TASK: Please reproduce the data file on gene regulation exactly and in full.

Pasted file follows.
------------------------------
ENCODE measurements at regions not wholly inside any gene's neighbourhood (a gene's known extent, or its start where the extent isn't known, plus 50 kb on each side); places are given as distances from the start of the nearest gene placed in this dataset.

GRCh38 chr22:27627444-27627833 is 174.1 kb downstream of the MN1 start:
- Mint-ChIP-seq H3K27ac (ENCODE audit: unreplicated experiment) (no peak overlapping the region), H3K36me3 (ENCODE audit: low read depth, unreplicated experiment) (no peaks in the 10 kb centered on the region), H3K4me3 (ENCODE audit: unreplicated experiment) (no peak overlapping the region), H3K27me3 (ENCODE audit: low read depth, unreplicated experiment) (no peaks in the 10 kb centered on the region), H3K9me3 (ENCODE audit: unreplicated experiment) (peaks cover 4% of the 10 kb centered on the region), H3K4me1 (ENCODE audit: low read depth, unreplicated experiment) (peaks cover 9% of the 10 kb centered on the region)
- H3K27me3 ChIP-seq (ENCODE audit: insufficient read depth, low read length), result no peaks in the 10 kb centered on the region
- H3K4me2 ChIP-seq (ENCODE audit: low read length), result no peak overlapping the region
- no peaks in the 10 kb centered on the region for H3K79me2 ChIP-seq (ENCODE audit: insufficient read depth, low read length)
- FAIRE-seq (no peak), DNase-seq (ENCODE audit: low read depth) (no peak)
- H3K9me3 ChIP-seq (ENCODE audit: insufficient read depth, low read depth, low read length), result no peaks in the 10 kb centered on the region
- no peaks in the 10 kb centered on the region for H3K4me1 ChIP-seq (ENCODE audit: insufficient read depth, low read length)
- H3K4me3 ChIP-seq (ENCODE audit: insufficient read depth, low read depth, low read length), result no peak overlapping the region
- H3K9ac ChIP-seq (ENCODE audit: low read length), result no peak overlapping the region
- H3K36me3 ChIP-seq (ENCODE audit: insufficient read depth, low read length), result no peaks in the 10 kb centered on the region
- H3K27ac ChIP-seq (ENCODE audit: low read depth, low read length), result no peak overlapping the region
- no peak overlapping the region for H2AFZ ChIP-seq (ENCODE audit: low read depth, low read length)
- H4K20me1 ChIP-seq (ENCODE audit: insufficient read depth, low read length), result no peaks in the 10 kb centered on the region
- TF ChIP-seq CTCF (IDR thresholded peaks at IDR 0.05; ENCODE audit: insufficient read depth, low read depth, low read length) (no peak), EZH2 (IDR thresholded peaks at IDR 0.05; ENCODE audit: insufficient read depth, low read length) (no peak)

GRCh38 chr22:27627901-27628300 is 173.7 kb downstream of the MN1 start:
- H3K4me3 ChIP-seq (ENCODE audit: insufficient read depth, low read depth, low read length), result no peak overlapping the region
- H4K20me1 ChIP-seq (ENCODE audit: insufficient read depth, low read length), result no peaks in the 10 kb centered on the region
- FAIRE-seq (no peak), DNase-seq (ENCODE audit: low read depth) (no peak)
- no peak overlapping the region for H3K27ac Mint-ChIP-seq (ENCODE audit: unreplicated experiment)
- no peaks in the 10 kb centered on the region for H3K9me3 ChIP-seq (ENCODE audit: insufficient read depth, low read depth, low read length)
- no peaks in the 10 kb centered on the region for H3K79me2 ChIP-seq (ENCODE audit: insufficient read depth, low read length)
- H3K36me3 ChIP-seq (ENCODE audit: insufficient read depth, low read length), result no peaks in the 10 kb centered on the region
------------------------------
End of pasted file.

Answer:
ENCODE measurements at regions not wholly inside any gene's neighbourhood (a gene's known extent, or its start where the extent isn't known, plus 50 kb on each side); places are given as distances from the start of the nearest gene placed in this dataset.

GRCh38 chr22:27627444-27627833 is 174.1 kb downstream of the MN1 start:
- Mint-ChIP-seq H3K27ac (ENCODE audit: unreplicated experiment) (no peak overlapping the region), H3K36me3 (ENCODE audit: low read depth, unreplicated experiment) (no peaks in the 10 kb centered on the region), H3K4me3 (ENCODE audit: unreplicated experiment) (no peak overlapping the region), H3K27me3 (ENCODE audit: low read depth, unreplicated experiment) (no peaks in the 10 kb centered on the region), H3K9me3 (ENCODE audit: unreplicated experiment) (peaks cover 4% of the 10 kb centered on the region), H3K4me1 (ENCODE audit: low read depth, unreplicated experiment) (peaks cover 9% of the 10 kb centered on the region)
- H3K27me3 ChIP-seq (ENCODE audit: insufficient read depth, low read length), result no peaks in the 10 kb centered on the region
- H3K4me2 ChIP-seq (ENCODE audit: low read length), result no peak overlapping the region
- no peaks in the 10 kb centered on the region for H3K79me2 ChIP-seq (ENCODE audit: insufficient read depth, low read length)
- FAIRE-seq (no peak), DNase-seq (ENCODE audit: low read depth) (no peak)
- H3K9me3 ChIP-seq (ENCODE audit: insufficient read depth, low read depth, low read length), result no peaks in the 10 kb centered on the region
- no peaks in the 10 kb centered on the region for H3K4me1 ChIP-seq (ENCODE audit: insufficient read depth, low read length)
- H3K4me3 ChIP-seq (ENCODE audit: insufficient read depth, low read depth, low read length), result no peak overlapping the region
- H3K9ac ChIP-seq (ENCODE audit: low read length), result no peak overlapping the region
- H3K36me3 ChIP-seq (ENCODE audit: insufficient read depth, low read length), result no peaks in the 10 kb centered on the region
- H3K27ac ChIP-seq (ENCODE audit: low read depth, low read length), result no peak overlapping the region
- no peak overlapping the region for H2AFZ ChIP-seq (ENCODE audit: low read depth, low read length)
- H4K20me1 ChIP-seq (ENCODE audit: insufficient read depth, low read length), result no peaks in the 10 kb centered on the region
- TF ChIP-seq CTCF (IDR thresholded peaks at IDR 0.05; ENCODE audit: insufficient read depth, low read depth, low read length) (no peak), EZH2 (IDR thresholded peaks at IDR 0.05; ENCODE audit: insufficient read depth, low read length) (no peak)

GRCh38 chr22:27627901-27628300 is 173.7 kb downstream of the MN1 start:
- H3K4me3 ChIP-seq (ENCODE audit: insufficient read depth, low read depth, low read length), result no peak overlapping the region
- H4K20me1 ChIP-seq (ENCODE audit: insufficient read depth, low read length), result no peaks in the 10 kb centered on the region
- FAIRE-seq (no peak), DNase-seq (ENCODE audit: low read depth) (no peak)
- no peak overlapping the region for H3K27ac Mint-ChIP-seq (ENCODE audit: unreplicated experiment)
- no peaks in the 10 kb centered on the region for H3K9me3 ChIP-seq (ENCODE audit: insufficient read depth, low read depth, low read length)
- no peaks in the 10 kb centered on the region for H3K79me2 ChIP-seq (ENCODE audit: insufficient read depth, low read length)
- H3K36me3 ChIP-seq (ENCODE audit: insufficient read depth, low read length), result no peaks in the 10 kb centered on the region